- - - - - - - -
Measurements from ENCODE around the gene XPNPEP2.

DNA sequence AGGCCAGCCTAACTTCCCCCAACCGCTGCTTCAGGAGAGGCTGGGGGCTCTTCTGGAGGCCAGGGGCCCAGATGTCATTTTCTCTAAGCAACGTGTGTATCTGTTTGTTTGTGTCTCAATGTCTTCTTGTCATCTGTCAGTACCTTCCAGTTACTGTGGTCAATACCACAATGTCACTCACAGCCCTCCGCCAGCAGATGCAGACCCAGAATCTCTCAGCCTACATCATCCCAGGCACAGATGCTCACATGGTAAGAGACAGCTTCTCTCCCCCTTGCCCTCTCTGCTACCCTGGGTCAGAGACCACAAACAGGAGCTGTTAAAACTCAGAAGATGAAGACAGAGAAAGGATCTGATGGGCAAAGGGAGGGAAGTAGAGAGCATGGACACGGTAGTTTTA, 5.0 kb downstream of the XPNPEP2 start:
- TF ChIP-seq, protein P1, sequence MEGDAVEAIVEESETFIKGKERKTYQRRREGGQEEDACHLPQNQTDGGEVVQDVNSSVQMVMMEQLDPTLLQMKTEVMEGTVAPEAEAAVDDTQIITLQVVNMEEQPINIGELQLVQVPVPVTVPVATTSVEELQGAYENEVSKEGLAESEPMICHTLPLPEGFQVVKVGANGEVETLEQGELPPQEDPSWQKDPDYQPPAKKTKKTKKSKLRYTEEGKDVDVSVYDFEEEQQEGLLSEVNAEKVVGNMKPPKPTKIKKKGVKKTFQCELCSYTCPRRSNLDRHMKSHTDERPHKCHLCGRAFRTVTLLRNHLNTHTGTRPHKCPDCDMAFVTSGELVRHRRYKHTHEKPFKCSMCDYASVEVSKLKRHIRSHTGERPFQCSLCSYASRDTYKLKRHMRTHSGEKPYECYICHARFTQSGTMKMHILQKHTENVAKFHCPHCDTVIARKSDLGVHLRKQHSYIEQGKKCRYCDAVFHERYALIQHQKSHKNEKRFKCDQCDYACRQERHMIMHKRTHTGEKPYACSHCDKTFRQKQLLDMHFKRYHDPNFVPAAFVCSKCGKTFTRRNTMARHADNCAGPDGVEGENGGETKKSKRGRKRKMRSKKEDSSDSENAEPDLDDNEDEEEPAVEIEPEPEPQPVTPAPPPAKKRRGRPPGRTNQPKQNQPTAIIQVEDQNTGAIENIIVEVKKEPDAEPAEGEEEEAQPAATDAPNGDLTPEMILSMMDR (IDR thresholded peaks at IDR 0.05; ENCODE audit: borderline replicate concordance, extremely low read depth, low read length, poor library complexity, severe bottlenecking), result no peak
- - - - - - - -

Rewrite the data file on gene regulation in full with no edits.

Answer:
Measurements from ENCODE around the gene XPNPEP2.

DNA sequence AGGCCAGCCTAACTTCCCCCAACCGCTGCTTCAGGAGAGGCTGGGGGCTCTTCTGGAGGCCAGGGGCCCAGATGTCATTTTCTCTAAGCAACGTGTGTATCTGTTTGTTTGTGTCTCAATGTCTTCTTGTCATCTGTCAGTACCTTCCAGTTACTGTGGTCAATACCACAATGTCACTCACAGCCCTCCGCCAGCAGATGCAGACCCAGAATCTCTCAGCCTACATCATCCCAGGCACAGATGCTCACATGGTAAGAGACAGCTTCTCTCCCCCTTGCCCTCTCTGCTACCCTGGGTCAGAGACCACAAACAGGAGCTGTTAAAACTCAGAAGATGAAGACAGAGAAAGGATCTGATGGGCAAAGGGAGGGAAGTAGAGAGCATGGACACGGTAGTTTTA, 5.0 kb downstream of the XPNPEP2 start:
- TF ChIP-seq, protein P1, sequence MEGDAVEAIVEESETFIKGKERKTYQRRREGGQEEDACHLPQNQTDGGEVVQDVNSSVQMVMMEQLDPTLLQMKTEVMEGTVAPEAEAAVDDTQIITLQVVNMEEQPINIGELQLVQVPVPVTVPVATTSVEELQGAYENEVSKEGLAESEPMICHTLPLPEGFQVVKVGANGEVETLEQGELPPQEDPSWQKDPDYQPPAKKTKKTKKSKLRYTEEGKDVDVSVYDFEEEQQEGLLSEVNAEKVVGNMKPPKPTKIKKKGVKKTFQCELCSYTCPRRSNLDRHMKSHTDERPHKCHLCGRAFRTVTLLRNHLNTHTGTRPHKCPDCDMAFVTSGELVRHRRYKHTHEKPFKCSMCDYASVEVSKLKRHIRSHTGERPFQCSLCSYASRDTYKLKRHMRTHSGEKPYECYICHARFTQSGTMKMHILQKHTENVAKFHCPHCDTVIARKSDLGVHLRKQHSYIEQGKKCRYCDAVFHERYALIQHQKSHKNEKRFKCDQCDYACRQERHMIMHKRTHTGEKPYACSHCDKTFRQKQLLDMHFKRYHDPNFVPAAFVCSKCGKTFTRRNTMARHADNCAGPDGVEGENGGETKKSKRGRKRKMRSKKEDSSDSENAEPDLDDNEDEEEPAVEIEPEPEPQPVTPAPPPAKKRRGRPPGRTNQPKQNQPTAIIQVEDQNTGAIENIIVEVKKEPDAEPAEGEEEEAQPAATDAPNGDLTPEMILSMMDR (IDR thresholded peaks at IDR 0.05; ENCODE audit: borderline replicate concordance, extremely low read depth, low read length, poor library complexity, severe bottlenecking), result no peak